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On Christmas Day we drove over Wenlock Edge to Little Stretton to spend the day with our family. It was a bright and chilly day, but as I climbed the steep steps to my sister’s home I saw the spring bulbs already emerging in her terraced beds and some frisky pink primroses freshly opened. The house is perched on a lower flank of the Long Mynd and overlooks Ragleth Hill. So while the turkey was roasting, I stood out on the deck and took these photos, watched a pair of buzzards who live in the garden’s larch trees waft over in the stillness.

And now I’m thinking that these views are rather apt for Jude’s new challenge at Travel Words. She wants us to think about colour through the coming year, and in January that colour is brown: earth shades.

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The close-up above was a very ‘long shot’, but I like the way the sun glints off the bare branches of the dark wood; the layers of russet leaves and bracken and the deeper soily looking browns among the ash trees. It could well be a candidate for Jabberwocky’s tulgey wood. It also reminds me of one of those ‘heavy’ Victorian oil paintings – Arcadia seemingly overdone with every expectation of rustic maids and shepherds popping up. But here it is. No time-slipped lads and lasses, just a piece of real Shropshire landscape.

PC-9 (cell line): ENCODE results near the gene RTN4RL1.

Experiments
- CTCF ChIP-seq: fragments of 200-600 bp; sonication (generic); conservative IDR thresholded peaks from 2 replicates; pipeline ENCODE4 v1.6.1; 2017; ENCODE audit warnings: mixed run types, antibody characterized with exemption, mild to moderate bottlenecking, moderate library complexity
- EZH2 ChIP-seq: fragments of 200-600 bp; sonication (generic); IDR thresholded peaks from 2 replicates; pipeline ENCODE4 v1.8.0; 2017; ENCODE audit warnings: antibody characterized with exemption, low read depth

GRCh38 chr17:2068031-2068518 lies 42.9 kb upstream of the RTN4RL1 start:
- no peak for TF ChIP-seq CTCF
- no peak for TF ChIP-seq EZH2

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Square Up #5

Becky is keeping us ‘upspired’ during trying times. Interpret ‘up’ anyway you like, but keep it sUPer square.

Life in Colour: brown   Jude at Travel Words wants us to really pay attention to colour. This month she asks us to explore shades of brown.

Looking Up

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Hurray for Becky and her January Squares. There are only two ‘rules’: the image must be square, and this month’s theme is UP – however you choose to interpret it. You can post a square a day, or dip in as and when.

My first ‘up’ is a slightly blurry grey squirrel, spotted by chance in the Linden Field while taking the snow photos I posted yesterday. It was perched way, way up in an oak tree, thus requiring lots of camera zoom and steadiness, both of which were hard to effect with frozen fingers. In fact it was sitting so still, it looked frozen to the branch. I think it must have been nibbling an acorn.

Onwards and upwards, everyone!

Square Up #1

The Changing Seasons: This Was October

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Until today’s storm and bluster ‘the garden over the fence’, aka the guerrilla garden was still doing its stuff on the floral front. The rosy crab apples have of course been stealing the show, followed by the Michaelmas daisies (white, mauve and purple), Anne Thomson geranium (heliotrope) and a scatter of late lemony Silver Queen helianthus. Now all looks blown away, though a few pink cosmos behind the old privies are hanging on.